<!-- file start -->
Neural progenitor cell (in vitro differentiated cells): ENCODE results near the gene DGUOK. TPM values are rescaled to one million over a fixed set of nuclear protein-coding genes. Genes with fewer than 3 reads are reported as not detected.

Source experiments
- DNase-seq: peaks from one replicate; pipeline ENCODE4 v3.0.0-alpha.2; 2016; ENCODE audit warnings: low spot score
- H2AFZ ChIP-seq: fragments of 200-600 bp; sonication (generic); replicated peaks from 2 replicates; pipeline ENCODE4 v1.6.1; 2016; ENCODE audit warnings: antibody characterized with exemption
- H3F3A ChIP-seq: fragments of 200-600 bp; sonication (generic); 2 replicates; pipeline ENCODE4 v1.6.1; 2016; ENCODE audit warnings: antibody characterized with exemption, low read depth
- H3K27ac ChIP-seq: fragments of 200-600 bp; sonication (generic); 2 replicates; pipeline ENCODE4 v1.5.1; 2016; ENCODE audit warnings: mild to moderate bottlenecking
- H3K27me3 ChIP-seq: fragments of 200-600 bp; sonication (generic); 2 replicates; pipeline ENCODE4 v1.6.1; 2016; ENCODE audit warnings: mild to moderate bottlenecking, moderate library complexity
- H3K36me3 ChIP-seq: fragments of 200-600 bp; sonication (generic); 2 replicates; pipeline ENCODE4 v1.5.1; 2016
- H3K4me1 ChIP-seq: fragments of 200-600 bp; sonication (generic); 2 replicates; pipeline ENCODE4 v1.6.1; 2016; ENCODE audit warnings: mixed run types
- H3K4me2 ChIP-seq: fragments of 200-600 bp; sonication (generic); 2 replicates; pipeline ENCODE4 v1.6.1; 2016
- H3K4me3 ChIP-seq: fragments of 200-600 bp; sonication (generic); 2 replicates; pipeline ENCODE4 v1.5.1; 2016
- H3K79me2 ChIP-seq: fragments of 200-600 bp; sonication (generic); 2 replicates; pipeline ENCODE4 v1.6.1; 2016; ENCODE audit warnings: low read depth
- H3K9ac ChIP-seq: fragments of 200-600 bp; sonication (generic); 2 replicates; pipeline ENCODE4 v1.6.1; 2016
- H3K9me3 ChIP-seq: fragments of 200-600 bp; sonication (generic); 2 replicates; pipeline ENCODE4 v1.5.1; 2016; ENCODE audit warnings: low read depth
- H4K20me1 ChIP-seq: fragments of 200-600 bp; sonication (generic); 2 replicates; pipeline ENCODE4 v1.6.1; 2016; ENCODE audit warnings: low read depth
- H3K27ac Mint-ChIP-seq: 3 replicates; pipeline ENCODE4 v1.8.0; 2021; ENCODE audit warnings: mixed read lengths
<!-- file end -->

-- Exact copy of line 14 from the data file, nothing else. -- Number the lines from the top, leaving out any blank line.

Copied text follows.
- H3K9me3 ChIP-seq: fragments of 200-600 bp; sonication (generic); 2 replicates; pipeline ENCODE4 v1.5.1; 2016; ENCODE audit warnings: low read depth